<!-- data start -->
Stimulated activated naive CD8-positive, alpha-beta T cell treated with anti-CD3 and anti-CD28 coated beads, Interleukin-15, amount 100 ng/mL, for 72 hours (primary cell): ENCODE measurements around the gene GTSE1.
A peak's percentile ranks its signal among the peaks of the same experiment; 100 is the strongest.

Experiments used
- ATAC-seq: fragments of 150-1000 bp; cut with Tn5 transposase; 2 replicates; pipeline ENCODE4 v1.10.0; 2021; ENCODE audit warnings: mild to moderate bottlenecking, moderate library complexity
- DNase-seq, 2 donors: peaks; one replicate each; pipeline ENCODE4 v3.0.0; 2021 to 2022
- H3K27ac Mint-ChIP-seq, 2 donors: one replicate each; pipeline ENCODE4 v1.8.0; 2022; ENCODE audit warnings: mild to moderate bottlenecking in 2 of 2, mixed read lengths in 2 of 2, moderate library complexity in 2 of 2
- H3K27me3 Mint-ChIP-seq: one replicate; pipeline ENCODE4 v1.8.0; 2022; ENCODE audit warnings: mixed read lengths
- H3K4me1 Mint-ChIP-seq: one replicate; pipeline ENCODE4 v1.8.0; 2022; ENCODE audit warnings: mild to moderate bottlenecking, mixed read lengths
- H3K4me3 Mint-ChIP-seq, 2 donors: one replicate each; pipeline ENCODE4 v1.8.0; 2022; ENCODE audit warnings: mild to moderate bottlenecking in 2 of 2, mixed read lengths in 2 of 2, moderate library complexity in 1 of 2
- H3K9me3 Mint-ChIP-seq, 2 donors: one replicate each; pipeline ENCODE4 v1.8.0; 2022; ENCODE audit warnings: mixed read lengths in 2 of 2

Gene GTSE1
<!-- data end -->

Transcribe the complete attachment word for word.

Stimulated activated naive CD8-positive, alpha-beta T cell treated with anti-CD3 and anti-CD28 coated beads, Interleukin-15, amount 100 ng/mL, for 72 hours (primary cell): ENCODE measurements around the gene GTSE1.
A peak's percentile ranks its signal among the peaks of the same experiment; 100 is the strongest.

Experiments used
- ATAC-seq: fragments of 150-1000 bp; cut with Tn5 transposase; 2 replicates; pipeline ENCODE4 v1.10.0; 2021; ENCODE audit warnings: mild to moderate bottlenecking, moderate library complexity
- DNase-seq, 2 donors: peaks; one replicate each; pipeline ENCODE4 v3.0.0; 2021 to 2022
- H3K27ac Mint-ChIP-seq, 2 donors: one replicate each; pipeline ENCODE4 v1.8.0; 2022; ENCODE audit warnings: mild to moderate bottlenecking in 2 of 2, mixed read lengths in 2 of 2, moderate library complexity in 2 of 2
- H3K27me3 Mint-ChIP-seq: one replicate; pipeline ENCODE4 v1.8.0; 2022; ENCODE audit warnings: mixed read lengths
- H3K4me1 Mint-ChIP-seq: one replicate; pipeline ENCODE4 v1.8.0; 2022; ENCODE audit warnings: mild to moderate bottlenecking, mixed read lengths
- H3K4me3 Mint-ChIP-seq, 2 donors: one replicate each; pipeline ENCODE4 v1.8.0; 2022; ENCODE audit warnings: mild to moderate bottlenecking in 2 of 2, mixed read lengths in 2 of 2, moderate library complexity in 1 of 2
- H3K9me3 Mint-ChIP-seq, 2 donors: one replicate each; pipeline ENCODE4 v1.8.0; 2022; ENCODE audit warnings: mixed read lengths in 2 of 2

Gene GTSE1